If you think all millennials are the same, think again. While from a distance, one might imagine all millennials to be reckless selfie addicts trapped in a rabbit hole of ‘likes’ and followers, a closer look might reveal that many young adults are indeed focussed, driven, and know exactly what they want and how to achieve it.
One such representative of the Generation Y is Aayushi Bansal who risked her promising career as an architect to encourage the practice of yoga. An alumni of RV School of Architecture in Bengaluru (2012), University of Arts in London (2013), and Florence Institute of Design in Italy (2016), Aayushi worked as an architect and interior designer for three and a half years before deciding to take the plunge as an entrepreneur.
Aayushi forayed into the world of yoga at the early age of nine, and her inspiration to continue this journey came from her teacher Swati Chanchani who happened to be a direct disciple of BKS Iyengar. Needless to say, abhyasa became a second nature to her, and even as she continued to focus on her academics and other endeavours, yoga continued to be a part of her daily routine. Therefore, it came as no surprise to her folks when in July 2017, she made her decision known to quit her regular job as an architect and start her own yoga studio Svatma.
THE DRIVING FORCE
Aside from her deep-rooted passion for yoga, Aayushi found a good deal of encouragement during her many expeditions around the world. She made it a point to find a yoga studio and practice in every country she visited. During those visits, she observed how deeply the western world values yoga; and despite having its origins in India, its importance is only beginning to be realised here. THAT was her beckoning. So, she saved up enough, rented a studio, and invited people to roll out their mats and begin their practice.
“Since entrepreneurship has its fair share of perils, was there any opposition from anyone?” we asked.
“I come from a family of businessmen who are into steel manufacturing. They understand the risks, pitfalls, and rewards that comes with owing a business. So, thankfully there was no opposition, on the other hand, they were quite supportive of my decision,” Aayushi replied in a calm demeanour.
With regard to the kind of homework that goes into the setting up of a business like this, Aayushi explained that her personal journey came in handy. A bit of planning went into marketing, operations, and identifying a suitable location. The studio is located near UB City in Bengaluru which surprisingly has a dearth of yoga studios. This helped in getting visibility and attracting enthusiastic students who would otherwise have to travel long distances for their practice.
She managed the investment herself because the costs are low. All that yoga practice needs is a clean spacious room, mats and lots and lots of practice. And thanks to her background in architecture and interior designing, she designed the studio herself. She has a total of nine teachers including herself who conduct 34 classes over the week and weekends. The variety of teachers bring their own flavours to teaching which has been well received by students, she says.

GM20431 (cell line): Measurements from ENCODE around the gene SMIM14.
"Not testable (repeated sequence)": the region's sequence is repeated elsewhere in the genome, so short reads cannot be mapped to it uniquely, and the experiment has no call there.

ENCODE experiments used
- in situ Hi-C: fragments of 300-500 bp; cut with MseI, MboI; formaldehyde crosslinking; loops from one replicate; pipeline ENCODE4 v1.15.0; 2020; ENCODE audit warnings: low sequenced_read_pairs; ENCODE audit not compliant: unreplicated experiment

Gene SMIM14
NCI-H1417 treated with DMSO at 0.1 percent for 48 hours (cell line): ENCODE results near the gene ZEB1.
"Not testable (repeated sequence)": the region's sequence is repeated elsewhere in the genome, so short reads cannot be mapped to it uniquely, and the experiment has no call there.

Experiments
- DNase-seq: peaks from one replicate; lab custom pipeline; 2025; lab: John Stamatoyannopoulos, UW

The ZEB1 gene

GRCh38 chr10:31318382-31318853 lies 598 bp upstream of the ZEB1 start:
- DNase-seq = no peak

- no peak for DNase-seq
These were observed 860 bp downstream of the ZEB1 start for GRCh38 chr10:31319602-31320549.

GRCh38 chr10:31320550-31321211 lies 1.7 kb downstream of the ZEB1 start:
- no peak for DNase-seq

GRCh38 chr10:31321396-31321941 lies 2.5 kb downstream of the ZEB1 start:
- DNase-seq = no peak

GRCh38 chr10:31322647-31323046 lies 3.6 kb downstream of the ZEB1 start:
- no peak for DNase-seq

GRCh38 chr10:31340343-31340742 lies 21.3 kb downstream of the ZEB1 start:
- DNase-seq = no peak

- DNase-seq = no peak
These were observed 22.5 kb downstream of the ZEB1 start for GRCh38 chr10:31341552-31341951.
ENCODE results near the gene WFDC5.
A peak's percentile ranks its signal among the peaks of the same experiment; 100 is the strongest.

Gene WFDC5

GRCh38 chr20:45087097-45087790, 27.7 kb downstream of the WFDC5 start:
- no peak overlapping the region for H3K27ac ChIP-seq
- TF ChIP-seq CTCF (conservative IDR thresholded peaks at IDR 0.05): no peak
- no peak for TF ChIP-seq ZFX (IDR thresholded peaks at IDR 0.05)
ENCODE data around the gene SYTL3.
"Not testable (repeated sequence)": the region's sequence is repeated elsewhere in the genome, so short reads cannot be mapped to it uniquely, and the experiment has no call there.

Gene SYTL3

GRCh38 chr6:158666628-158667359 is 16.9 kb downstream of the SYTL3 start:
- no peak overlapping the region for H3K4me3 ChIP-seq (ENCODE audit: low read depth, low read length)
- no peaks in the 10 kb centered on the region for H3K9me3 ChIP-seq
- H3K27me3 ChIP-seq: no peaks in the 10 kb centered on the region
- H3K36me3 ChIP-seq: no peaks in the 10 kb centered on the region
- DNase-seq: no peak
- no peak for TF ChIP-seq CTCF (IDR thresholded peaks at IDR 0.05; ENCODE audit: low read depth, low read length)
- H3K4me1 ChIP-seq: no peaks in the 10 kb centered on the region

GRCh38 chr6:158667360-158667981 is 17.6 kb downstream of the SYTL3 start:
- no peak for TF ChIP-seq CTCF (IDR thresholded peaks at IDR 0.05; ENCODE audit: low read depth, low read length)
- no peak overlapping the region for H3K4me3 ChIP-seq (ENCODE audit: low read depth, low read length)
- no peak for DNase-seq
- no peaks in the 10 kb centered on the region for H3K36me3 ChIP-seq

The business model isn’t a very complicated one either – reasonably priced classes leaves a profitable margin after meeting expenses like rent, bills, and paying the teachers their dues.
“Is there anything at all that you lose your sleep over?” we teased.
“Well, I can’t teach people to relieve stress if I stress over things myself,” she laughs. “The whole point of being a yoga practitioner is to be able to keep it together under all circumstances. Abhyasa isn’t just confined to your physical fitness alone. Its benefits are far-reaching, and they seep into your psychology, personality, and overall mental wellbeing.”
It is however impossible to ignore the makeover Yoga has received in the 21st century. What began as a simple practice on a mat aimed at ‘inner transformation’ has rather transformed into a consumerism stunt in many instances. The onslaught of franchises, apparel brands, hash-tagged images of fancy postures, and new genres popping up, seems to have diluted the very essence of yoga – its simplicity. This commodification of yoga in some cases ends up being an ego inflating exercise. How then, in this contemporary atmosphere does one remain true to the spirit of being an honest Yoga teacher?
Svatma has its priorities in place. The idea behind it was to generate awareness about yoga and more importantly encouraging people to practice regularly. Although, Aayushi’s vision for Svatma is to open studios in other countries, she doesn’t plan on opening any other studios in Bengaluru. Instead, she and her team of teachers regularly conduct workshops and retreats to help people imbibe yoga in their lives. There is no massive marketing or expansion plans, rather reaching out continues to be the key focus.
Through the looking glass, does this young entrepreneur see herself doing anything else?
Aayushi doesn’t plan on taking any other undertakings immediately, but in the long run, she sees herself exploring her creative side and starting her own brand of high-end furniture.
Millennials wanting to be entrepreneurs is no longer breaking news. There are no dearth of ideas and innovation. But how many of us really make it to the end of the line is still a question mark! The success of a business venture, or any risk worth taking lies in focus, discipline, and consistency. Whether you’re practicing asanas on a mat or running a business, you are the carrot, you are the stick.
Aayushi Bansal is one such young individual who is an embodiment of this optimism, ingenuity and chutzpa of India’s millennial entrepreneurs. Yoga can surely help build the much-required discipline and inner-strength all entrepreneurs need to have in their DNA. Power to yoga!